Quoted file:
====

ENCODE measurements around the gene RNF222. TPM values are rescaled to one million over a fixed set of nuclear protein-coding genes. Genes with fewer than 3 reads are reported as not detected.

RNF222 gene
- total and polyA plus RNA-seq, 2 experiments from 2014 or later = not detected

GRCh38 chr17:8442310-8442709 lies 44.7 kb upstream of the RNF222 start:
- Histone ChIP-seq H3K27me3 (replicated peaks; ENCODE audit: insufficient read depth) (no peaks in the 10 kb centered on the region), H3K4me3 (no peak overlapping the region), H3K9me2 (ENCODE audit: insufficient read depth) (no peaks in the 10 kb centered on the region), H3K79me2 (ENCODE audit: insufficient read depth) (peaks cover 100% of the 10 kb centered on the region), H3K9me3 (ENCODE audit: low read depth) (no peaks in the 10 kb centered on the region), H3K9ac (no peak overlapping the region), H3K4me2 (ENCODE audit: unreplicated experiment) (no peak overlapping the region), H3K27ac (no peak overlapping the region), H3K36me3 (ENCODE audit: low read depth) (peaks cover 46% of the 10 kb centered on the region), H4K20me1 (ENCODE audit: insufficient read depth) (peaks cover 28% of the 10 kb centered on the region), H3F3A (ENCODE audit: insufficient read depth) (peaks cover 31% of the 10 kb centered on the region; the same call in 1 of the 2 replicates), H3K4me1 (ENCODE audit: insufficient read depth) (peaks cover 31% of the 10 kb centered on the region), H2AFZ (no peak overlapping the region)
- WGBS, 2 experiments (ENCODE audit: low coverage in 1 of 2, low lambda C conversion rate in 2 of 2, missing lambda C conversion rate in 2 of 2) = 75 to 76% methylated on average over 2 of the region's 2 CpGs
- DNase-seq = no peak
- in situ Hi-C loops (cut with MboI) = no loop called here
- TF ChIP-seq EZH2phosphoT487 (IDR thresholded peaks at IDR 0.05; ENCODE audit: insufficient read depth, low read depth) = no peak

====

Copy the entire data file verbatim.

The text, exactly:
ENCODE measurements around the gene RNF222. TPM values are rescaled to one million over a fixed set of nuclear protein-coding genes. Genes with fewer than 3 reads are reported as not detected.

RNF222 gene
- total and polyA plus RNA-seq, 2 experiments from 2014 or later = not detected

GRCh38 chr17:8442310-8442709 lies 44.7 kb upstream of the RNF222 start:
- Histone ChIP-seq H3K27me3 (replicated peaks; ENCODE audit: insufficient read depth) (no peaks in the 10 kb centered on the region), H3K4me3 (no peak overlapping the region), H3K9me2 (ENCODE audit: insufficient read depth) (no peaks in the 10 kb centered on the region), H3K79me2 (ENCODE audit: insufficient read depth) (peaks cover 100% of the 10 kb centered on the region), H3K9me3 (ENCODE audit: low read depth) (no peaks in the 10 kb centered on the region), H3K9ac (no peak overlapping the region), H3K4me2 (ENCODE audit: unreplicated experiment) (no peak overlapping the region), H3K27ac (no peak overlapping the region), H3K36me3 (ENCODE audit: low read depth) (peaks cover 46% of the 10 kb centered on the region), H4K20me1 (ENCODE audit: insufficient read depth) (peaks cover 28% of the 10 kb centered on the region), H3F3A (ENCODE audit: insufficient read depth) (peaks cover 31% of the 10 kb centered on the region; the same call in 1 of the 2 replicates), H3K4me1 (ENCODE audit: insufficient read depth) (peaks cover 31% of the 10 kb centered on the region), H2AFZ (no peak overlapping the region)
- WGBS, 2 experiments (ENCODE audit: low coverage in 1 of 2, low lambda C conversion rate in 2 of 2, missing lambda C conversion rate in 2 of 2) = 75 to 76% methylated on average over 2 of the region's 2 CpGs
- DNase-seq = no peak
- in situ Hi-C loops (cut with MboI) = no loop called here
- TF ChIP-seq EZH2phosphoT487 (IDR thresholded peaks at IDR 0.05; ENCODE audit: insufficient read depth, low read depth) = no peak